For many of us making long-distance car trips, McDonalds and gas stations are the face of the small towns and rural stretches along the way.  That face is predictably familiar, even though small details of accents, car tags, and weary fellow travelers betray that we’ve stepped outside our local everyday lives.  We rarely fancy ourselves as being attracted to patterned repetitive banality, and our road trips to distant places are often considered to be akin to pilgrimages removing us from everyday life and yielding the personal clarity we may only get from contemplating a lovely park, touring a historic site, or assessing our dreams with Mickey Mouse as our mirror.

mcdonalds_smenzelPerhaps the long drive remains a social experience, a forced bonding in the face of road trip boredom and mounting traveling tension.  The road trip does pull us out of our everyday lives in some ways, if for no other reason than because the passage of time is experienced as a spatial dislocation, and floral changes, topographical transformation, and new symbols (e.g., regional restaurant chains) underscore our distance in space.  We tend to romanticize the road trip as a journey of discovery or rebellious critique, and we sometimes fancy the road to Orlando as a metaphorical wilderness.  But the monotony of the road and the prosaic familiarity of the golden arches and Big Macs make the road trip a less jarring dislocation.  They may confirm that for many American road travelers it is less about the journey than the destination.

References

Deborah Clarke
2007 Driving Women : Fiction and Automobile Culture in Twentieth-Century America.  Johns Hopkins University Press, Baltimore.

Steven Cohan and Ina Rae Hark, eds.
1997 The Road Movie Book.  Routledge, New York.

Joanne Finkelstein

2003 The Taste of Boredom: McDonaldization and Australian Food Culture.  The American Behavioral Scientist47(2): 187-200.  (subscription access)

David Laderman

1996 What a Trip:  The Road Film and American Culture.  Journal of Film and Video 48(1/2):41-57.
2002 Driving Visions: Exploring the Road Movie.  University of Texas Press, Austin.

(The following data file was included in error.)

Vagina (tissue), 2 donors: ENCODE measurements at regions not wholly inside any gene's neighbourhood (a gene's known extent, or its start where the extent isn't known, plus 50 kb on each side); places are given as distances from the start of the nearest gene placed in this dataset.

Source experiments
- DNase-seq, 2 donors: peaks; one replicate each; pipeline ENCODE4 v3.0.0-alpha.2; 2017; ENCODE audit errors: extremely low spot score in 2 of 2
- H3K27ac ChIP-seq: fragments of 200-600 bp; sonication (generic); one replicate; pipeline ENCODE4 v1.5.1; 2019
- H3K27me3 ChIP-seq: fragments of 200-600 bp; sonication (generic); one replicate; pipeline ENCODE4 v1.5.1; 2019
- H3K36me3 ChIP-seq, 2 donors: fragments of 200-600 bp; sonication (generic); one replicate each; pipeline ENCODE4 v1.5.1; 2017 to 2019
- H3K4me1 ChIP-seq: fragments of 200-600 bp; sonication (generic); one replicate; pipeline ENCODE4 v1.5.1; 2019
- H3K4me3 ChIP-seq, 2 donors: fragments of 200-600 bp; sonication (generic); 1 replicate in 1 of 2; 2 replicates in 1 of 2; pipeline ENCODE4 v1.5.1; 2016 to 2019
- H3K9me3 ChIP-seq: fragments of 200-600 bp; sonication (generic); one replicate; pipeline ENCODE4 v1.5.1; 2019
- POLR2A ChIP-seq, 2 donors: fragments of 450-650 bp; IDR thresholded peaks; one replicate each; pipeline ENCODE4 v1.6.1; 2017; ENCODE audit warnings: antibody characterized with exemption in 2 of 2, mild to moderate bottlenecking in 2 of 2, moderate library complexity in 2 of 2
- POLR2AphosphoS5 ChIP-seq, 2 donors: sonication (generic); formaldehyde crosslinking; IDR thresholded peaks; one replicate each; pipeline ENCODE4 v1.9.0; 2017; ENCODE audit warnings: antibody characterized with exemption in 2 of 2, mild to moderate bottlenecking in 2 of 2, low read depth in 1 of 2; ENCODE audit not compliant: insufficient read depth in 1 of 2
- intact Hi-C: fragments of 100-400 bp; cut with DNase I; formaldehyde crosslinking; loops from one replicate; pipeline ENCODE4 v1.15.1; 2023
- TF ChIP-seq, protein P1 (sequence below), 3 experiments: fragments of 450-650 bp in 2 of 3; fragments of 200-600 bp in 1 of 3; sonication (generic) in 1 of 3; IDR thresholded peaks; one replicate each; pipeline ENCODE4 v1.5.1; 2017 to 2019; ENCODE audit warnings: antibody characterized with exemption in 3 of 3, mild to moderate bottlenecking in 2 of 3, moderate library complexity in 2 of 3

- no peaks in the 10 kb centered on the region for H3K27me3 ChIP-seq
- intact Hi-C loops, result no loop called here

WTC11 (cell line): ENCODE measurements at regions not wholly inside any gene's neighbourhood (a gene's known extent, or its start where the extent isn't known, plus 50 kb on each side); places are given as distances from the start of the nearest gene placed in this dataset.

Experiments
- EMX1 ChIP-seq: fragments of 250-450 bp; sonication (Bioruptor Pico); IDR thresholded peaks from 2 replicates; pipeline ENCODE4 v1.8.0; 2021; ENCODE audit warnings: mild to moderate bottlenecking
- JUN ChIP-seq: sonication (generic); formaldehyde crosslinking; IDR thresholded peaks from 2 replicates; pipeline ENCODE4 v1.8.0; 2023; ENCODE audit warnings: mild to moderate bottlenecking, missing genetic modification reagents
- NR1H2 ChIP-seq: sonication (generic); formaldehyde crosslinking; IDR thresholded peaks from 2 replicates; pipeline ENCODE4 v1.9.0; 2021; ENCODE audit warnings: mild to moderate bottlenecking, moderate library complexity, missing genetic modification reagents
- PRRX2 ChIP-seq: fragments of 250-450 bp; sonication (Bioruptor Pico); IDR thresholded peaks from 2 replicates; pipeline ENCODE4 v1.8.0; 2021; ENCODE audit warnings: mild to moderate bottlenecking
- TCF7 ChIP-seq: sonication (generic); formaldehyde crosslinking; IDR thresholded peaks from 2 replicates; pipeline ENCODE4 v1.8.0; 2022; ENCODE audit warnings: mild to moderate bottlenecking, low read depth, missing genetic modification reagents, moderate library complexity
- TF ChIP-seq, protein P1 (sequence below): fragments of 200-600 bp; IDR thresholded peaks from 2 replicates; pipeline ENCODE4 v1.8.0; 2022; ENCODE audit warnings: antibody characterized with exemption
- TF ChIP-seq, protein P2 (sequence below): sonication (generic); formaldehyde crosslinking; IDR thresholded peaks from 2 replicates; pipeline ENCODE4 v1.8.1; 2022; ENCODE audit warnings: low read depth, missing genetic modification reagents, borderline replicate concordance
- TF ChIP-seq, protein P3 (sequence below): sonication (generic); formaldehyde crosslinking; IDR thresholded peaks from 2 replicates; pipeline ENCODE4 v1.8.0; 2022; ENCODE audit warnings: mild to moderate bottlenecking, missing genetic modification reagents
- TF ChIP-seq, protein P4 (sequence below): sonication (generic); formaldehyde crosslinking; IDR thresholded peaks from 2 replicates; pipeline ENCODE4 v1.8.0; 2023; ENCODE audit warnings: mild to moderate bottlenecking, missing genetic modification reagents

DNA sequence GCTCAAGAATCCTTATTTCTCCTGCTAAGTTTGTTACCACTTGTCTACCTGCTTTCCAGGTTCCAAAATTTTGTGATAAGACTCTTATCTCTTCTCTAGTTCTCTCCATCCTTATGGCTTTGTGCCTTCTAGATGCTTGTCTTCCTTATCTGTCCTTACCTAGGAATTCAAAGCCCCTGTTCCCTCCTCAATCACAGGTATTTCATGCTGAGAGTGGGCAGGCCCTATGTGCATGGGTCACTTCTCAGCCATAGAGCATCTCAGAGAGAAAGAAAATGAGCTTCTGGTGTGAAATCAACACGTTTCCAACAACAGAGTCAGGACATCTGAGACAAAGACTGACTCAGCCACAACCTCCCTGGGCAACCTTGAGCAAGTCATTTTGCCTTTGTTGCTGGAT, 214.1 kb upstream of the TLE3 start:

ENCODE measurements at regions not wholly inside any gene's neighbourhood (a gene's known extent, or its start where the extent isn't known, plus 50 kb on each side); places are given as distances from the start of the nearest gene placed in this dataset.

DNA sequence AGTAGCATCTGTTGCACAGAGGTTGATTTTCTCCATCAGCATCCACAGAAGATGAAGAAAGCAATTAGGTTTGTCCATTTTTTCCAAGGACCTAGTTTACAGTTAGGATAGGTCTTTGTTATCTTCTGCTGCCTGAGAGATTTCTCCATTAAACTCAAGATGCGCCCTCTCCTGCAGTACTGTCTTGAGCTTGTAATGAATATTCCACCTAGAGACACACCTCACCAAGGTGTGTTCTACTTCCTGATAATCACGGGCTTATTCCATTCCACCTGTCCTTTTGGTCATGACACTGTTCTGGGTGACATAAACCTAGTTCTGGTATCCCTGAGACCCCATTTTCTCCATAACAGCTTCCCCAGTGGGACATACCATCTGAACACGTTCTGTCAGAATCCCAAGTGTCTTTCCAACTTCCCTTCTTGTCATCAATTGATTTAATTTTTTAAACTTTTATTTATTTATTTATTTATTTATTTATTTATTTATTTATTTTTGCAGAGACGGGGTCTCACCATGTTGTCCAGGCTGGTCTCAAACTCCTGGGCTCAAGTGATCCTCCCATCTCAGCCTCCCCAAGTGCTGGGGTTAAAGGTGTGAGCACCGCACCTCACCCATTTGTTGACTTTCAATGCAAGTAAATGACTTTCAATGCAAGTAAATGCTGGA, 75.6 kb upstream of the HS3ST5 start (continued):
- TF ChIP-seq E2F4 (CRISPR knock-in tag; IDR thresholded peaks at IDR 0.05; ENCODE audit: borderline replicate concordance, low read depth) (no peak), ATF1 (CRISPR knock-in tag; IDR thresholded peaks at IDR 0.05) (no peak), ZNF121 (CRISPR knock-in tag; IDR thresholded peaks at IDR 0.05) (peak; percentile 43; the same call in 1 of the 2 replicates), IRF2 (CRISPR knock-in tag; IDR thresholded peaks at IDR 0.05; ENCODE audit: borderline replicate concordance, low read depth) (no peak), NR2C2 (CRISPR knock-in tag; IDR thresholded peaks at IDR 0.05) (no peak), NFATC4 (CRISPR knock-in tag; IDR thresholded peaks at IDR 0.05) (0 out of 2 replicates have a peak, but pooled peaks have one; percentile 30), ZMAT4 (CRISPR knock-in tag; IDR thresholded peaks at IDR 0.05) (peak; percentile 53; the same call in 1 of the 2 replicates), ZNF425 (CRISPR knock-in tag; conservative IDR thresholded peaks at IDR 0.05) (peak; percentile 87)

George Ritzer
1983 The “McDonaldization” of Society.  Journal of American Culture 6.1 (1983): 100-107. (subscription access)

2001 Explorations in the Sociology of Consumption: Fast Food, Credit Cards and Casinos.  SAGE Publications, London.

2003 Islands of the Living Dead: The Social Geography of McDonaldization.  The American Behavioral Scientist47(2): 119-136. (subscription access)

Allen Shelton

1990 A Theater for Eating, Looking, and Thinking: The Restaurant as Symbolic Space. Sociological Spectrum 10(4): 507-526.  (subscription access)

Rowland A. Sherrill

2000 Road-Book America: Contemporary Culture and the New Picaresque. University of Illinois Press, Carbondale.

Yungxiang Yan

2013 Of Hamburger and Social Space: Consuming McDonalds in Beijing.  In Food and Culture: A Reader, edited by Carole Counihan and Penny Van Esterik, pp.449-471. 3rd Edition.  Routledge, New York

Images

McDonalds Connecticut image Scoobyfoo

McDonalds Nevada image from Zach H

McDonalds Sign image from smenzel

McDonalds Spokane image from Sport Suburban

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Posted on June 21, 2013, in Uncategorized and tagged , , . Bookmark the permalink. 1 Comment.

  1. I’ve never thought of McDonald’s as a “social experience” until today- so fascinating. I actually never eat here except for when I am on road trips.